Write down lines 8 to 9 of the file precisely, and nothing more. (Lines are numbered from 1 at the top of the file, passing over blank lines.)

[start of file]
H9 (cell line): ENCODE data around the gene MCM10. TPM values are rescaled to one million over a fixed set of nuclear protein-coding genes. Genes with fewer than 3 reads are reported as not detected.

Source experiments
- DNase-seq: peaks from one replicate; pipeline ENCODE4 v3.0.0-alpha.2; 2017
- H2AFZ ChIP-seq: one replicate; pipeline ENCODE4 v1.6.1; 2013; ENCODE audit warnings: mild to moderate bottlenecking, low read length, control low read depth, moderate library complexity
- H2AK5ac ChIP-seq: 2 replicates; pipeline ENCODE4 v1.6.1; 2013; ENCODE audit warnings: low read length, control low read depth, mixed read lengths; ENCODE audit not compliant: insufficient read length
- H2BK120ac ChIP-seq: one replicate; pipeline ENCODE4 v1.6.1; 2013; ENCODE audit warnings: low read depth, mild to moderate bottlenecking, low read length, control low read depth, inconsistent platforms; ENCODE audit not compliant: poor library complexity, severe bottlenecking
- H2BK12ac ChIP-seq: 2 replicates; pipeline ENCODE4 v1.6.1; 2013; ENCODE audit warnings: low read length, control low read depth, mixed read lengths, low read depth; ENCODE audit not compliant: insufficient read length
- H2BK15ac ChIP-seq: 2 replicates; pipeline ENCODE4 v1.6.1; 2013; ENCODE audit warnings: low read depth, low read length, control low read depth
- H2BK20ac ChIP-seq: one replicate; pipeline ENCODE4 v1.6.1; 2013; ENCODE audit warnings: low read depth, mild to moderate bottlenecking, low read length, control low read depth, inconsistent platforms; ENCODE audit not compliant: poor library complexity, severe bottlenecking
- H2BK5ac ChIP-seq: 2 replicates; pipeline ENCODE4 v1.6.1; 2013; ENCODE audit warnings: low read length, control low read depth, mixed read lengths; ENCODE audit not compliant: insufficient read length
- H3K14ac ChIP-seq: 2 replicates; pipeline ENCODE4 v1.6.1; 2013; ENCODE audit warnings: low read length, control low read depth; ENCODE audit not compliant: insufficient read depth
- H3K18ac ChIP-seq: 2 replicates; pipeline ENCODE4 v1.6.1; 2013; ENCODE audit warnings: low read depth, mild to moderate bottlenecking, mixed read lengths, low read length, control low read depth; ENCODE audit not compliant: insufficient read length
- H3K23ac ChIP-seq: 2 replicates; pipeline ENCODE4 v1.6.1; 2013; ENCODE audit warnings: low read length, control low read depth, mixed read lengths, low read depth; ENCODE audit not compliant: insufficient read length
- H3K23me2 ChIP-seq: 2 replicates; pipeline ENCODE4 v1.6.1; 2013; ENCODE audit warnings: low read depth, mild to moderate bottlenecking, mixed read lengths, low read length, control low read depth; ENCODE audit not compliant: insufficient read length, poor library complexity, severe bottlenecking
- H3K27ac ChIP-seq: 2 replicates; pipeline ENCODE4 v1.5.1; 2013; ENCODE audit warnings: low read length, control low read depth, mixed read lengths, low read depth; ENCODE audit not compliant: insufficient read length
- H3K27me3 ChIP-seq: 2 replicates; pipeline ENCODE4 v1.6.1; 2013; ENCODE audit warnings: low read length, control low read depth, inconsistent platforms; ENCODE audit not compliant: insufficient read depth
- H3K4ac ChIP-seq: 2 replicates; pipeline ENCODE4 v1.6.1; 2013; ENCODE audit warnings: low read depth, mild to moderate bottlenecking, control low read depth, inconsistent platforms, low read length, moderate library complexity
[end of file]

- H2BK15ac ChIP-seq: 2 replicates; pipeline ENCODE4 v1.6.1; 2013; ENCODE audit warnings: low read depth, low read length, control low read depth
- H2BK20ac ChIP-seq: one replicate; pipeline ENCODE4 v1.6.1; 2013; ENCODE audit warnings: low read depth, mild to moderate bottlenecking, low read length, control low read depth, inconsistent platforms; ENCODE audit not compliant: poor library complexity, severe bottlenecking